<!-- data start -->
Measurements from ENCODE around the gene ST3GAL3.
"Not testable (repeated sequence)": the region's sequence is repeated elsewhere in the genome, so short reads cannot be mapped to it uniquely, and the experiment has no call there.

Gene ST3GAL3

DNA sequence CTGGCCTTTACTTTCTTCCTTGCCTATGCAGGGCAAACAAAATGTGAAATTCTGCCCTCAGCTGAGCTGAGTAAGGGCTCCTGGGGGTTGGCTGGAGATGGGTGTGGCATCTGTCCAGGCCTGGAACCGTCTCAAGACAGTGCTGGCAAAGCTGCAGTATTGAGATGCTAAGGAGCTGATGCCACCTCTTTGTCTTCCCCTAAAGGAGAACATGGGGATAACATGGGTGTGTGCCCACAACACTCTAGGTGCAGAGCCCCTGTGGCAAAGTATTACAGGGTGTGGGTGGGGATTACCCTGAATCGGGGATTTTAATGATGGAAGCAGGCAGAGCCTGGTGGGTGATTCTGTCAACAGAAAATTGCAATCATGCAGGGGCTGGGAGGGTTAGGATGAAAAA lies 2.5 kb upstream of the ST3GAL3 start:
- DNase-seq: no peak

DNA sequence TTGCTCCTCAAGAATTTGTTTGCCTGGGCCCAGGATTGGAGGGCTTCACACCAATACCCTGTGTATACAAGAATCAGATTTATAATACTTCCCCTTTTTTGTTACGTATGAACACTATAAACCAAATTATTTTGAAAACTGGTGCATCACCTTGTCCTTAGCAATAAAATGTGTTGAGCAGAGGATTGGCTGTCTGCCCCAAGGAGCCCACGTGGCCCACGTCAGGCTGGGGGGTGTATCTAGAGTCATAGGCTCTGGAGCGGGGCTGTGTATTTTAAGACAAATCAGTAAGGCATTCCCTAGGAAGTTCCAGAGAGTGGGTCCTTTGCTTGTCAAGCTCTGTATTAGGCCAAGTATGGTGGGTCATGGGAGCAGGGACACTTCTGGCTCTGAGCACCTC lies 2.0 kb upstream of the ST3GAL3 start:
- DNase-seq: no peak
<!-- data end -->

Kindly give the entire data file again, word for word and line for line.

Measurements from ENCODE around the gene ST3GAL3.
"Not testable (repeated sequence)": the region's sequence is repeated elsewhere in the genome, so short reads cannot be mapped to it uniquely, and the experiment has no call there.

Gene ST3GAL3

DNA sequence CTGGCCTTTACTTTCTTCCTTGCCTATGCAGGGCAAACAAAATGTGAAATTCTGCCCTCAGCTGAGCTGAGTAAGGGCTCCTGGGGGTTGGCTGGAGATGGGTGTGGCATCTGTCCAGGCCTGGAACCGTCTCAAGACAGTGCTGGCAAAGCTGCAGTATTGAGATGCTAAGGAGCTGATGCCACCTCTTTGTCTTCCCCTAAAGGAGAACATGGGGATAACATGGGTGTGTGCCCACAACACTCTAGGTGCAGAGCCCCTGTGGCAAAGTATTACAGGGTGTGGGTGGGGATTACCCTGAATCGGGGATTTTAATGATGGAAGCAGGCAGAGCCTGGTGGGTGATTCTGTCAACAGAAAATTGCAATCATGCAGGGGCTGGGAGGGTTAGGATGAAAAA lies 2.5 kb upstream of the ST3GAL3 start:
- DNase-seq: no peak

DNA sequence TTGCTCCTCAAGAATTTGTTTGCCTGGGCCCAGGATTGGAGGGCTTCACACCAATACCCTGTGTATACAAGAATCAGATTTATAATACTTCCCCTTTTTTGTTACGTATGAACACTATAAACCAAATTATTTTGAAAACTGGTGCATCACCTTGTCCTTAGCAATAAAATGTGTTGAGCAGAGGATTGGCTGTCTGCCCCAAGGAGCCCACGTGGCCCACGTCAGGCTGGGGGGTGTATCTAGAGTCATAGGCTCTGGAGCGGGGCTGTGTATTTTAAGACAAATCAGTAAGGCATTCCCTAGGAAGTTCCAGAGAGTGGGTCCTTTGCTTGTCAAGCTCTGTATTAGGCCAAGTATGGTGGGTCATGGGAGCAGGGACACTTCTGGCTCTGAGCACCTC lies 2.0 kb upstream of the ST3GAL3 start:
- DNase-seq: no peak